THE MINNESOTA PAVILION
APRIL 22, 19B3
GROUNDBREAKING AT THE NEW YORK WORLD'S FAIR 1964-1965
cpts from transcription of remarks by
Minnesota and World's Fair officials at the
groundbreaking ceremonies for the Pavilion of
Minnesota, New York World's Fair, Monday,
April 22, 196V
RICHARD C. PATTERSON, JR. [Chief of Pro-
tocol]: We are here today to take part in a thrilling
groundbreaking ceremony, the pavilion which will rise
as a symbol of the great state of Minnesota. Before intro-
ducing the first speaker, I should like to present for a
bow several men who have been working on this exhibit
for some time: Mr. James M. Kaufman, president of
North Star World's Fair Corporation , Mr. James Dresser,
the designer of this building; Mr. Marshall Lang, in
charge of construction; Mr. Russell Bennett, the legal
counsel of North Star World's Fair Corporation ; and
Mr. William Farrell, Minnesota Commissioner ot the
Dcpartment of Business Development,
On this important and happy occasion, ladies and
gentlemen, it is a pleasure to introduce a West Point gen-
eral who holds the Bronze Star, the Legion of Merit, the
Distinguished Service Medal, the Croix de Guerre, and
many other decorations from foreign countries. He has
brought to the World's Fair Corporation and to Minne-
sota his great experience in major construction programs
concerned with the vast civic works program of the Corps
of linginecrs, and ai the time of his retirement in July
I960 was governor of the Canal Zone d\)i\ president o\'
the Panama Canal Company. I have the high honor to
present Major General William E. Potter.
MAJOR GENERAL WILLIAM E. POTTF.R: Mr.
Ambassador, Mr. Moses, Congressman Blatnik. This is
really a thrill for me because four important years of my
life were spent in the Missouri Basin. During that time
I met Mr. Ulrie Gwynn, who was then executive diri
of the Chamber of Commerce in Minot, North Dakota.
and one year later was executive director oi the Chamber
of Commerce in Aberdeen, South Dakota. He is now ex-
ecutive director of the North Star World's Fair Corpora-
tion. I now present Mr. Ulric Gwynn.
MR. ULRIC GWYNN: Thank you General Potter.
Mr. Moses, Congressman Blatnik. ladies and gentlemen.
Cover: Rendering of geo-dynamic Minnesota Pavilion. The 80-foot high air inflated dome will be made of two layers of clear
plastic. It will house the state exhibit, industrial displays, a restaurant and meeting room. Two lakes and a wild life area will be
constructed outside the main structure. Project designer, James Dresser and Associates.
(£) 1963 New York Worlds Fair 1964- 1965 Corporation
It is a very distinct pleasure for me as the executive vice
president of" North Star World's Fair Corporation to
come to New York and to participate in the New York
World's Fair. We are very proud of the North Star
World's Fair Corporation, and particularly proud of the
state of Minnesota and its objectives.
The North Star World's Fair Corporation is a very
unusual corporation, established by an executive order of
the governor, which brought about a marriage of busi
ness and industry with government, to promote business
development. The main objective ot' the state of Minne-
sota is to bring about an image, from the New York
World's Fair to the world, of Minnesota's part in space
— space within its borders as a place CO work, as a plate
to live, as a place to play, as a place to develop one's
education, religion and culture.
We are particularly proud ot~ Minnesota's part in the
race for space in man's mind - - his brain power. Its Lilli
heis and its Mayos in the field of medicine, its Sinclair
Lewis's in the field of literature, its Charles Lindberghs
in the field of aviation.
Minnesota's brain powei will be a leader in this
World's Lair. And so we are very happy that our delega-
tion headed by our Congressman John Blatnik could be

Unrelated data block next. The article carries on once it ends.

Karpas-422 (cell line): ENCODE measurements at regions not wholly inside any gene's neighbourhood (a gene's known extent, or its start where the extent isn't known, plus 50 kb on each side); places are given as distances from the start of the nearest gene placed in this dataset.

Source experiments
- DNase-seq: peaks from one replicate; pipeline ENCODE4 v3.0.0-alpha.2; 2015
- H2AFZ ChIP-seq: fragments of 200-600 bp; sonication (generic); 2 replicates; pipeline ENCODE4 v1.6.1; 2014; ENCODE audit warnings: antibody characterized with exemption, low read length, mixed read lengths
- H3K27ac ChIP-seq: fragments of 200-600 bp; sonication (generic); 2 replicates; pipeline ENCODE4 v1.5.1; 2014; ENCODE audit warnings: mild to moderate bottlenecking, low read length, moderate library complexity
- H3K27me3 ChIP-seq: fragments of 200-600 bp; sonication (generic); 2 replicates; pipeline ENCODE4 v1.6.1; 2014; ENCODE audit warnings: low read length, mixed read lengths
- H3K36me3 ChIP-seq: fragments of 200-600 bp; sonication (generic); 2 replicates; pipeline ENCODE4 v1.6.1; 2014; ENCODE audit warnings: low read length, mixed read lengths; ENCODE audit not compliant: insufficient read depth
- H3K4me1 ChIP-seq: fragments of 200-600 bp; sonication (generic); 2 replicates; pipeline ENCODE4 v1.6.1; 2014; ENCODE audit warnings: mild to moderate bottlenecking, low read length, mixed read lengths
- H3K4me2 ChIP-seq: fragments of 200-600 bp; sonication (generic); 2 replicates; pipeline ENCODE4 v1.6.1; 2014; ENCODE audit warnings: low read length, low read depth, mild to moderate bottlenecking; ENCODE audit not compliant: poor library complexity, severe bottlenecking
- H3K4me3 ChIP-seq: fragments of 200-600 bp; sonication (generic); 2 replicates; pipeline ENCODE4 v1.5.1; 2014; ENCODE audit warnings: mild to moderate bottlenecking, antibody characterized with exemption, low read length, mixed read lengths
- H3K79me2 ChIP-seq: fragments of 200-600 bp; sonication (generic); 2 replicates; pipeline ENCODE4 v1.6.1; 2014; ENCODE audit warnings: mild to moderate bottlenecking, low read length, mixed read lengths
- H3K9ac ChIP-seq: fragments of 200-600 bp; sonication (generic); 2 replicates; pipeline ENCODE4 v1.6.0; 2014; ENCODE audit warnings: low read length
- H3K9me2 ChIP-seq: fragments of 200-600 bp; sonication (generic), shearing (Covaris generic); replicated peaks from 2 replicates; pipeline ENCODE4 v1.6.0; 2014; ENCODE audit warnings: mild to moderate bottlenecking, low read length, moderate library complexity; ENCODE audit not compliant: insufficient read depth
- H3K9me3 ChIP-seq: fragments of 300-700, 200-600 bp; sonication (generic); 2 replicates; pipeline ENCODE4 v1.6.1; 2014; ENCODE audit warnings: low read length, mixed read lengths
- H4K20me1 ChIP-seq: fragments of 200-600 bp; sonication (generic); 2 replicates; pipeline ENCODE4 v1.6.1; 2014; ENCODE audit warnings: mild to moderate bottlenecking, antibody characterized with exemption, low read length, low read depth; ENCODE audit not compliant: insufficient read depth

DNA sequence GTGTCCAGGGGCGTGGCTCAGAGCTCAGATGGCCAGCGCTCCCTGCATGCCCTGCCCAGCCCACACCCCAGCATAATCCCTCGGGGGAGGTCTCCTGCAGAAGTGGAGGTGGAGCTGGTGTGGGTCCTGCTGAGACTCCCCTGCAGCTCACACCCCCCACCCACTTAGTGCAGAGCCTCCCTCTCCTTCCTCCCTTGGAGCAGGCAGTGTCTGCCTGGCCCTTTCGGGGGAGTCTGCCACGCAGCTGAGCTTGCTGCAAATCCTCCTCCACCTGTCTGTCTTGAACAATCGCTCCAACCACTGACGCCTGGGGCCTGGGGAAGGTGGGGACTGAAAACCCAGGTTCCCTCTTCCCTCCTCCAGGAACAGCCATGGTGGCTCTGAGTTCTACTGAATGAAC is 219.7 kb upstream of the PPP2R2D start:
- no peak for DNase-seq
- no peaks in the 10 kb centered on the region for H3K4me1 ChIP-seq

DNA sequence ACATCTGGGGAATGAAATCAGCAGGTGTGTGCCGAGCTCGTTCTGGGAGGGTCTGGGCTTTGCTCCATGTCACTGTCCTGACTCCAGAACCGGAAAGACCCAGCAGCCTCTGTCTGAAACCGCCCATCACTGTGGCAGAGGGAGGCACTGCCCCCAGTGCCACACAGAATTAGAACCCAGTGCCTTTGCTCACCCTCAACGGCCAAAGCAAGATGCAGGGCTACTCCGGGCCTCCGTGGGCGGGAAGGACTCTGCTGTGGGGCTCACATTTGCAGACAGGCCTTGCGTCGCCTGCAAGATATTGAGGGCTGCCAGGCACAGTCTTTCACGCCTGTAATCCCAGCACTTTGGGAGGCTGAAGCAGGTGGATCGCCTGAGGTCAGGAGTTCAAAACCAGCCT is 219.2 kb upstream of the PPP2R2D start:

here today to break ground for the pavilion which will
sent this brain power.
GENERAL POTTER: Now I should like to present
Mr. R. W. Gibson, a vice president of the Toro Company,
a firm which saw in this exhibit an opportunity to do a
civic job for the state that has made it a great firm. Mr.
MR. R. W. GIBSON: Thank you General Potter. Mr.
Moses, Congressman Blatnik. Toro is privileged to par-
ticipate at the World's Fair — we were honored to par-
t in pate at Brussels two years ago, in Seattle last year —
we are delighted to be a part of the Minnesota Pavilion
next year. We wish the World's Fair great luck and suc-
cess. Thank you.
GENERAL POTTER: In the middle 1940s a fresh-
in m congressman came to the Congress, and at the same
rune .! freshman lobbyist came to Washington. The
lobbyist was myself and it was my job to lobby the
icssman. I don't know whether this worked our;
I only lasted a year .ind a halt after that, but he's been
there evei since, it's been one of my great joys to have
lor a friend Congressman John Blatnik.
CONGRESSMAN JOHN BLATNIK: Thank you
verj dear friend General Potter. And a hearty welcome
and greetings to an eminent public servant, Mr. Robert
Moses — a man whom I have come to know well. I am
privileged not only to know him as one of the finest men
ome to know, but as an outstanding American, a man
of many titles for many years, a man of incredible energy,
unlimited ideas, who has gone further beyond the call of
duty in service of his fellow citizens not only in your great
Empire State of New York, but in his country. I am
pleased, honored and privileged to be here today.
bellow Minnesotans and distinguished guests, and
friends. It is a pleasure and more than that a great privi-
lege to be here on this very important occasion, on this
anniversary — year minus one, of the great Fair ot '6 I
and '65 in New York. I speak in the name of Governor
Karl Rolvaag and in behalf of the people of Minnesota,
the residents of the North Star State.
We are pleased to contribute modest, but we think,
very striking exhibits in behalf of the state of Minnesota
in a fine and unusual pavilion. And I congratulate my
Minnesota colleagues and friends for their creativeness
and ingenuity in setting up such a striking exhibit. I am
sure they will be justly and truly proud of it.
The Minnesota heritage is an old and a great one. It
goes back over 300 years when the colorful and robust
Frenchman Paul de Voygiers paddled by canoe up the
greai St. Lawrence Throughwa\, across the Great Lakes
and up to what is now the city of Duluth.
Much more recently, less than 100 years ago, ^ame the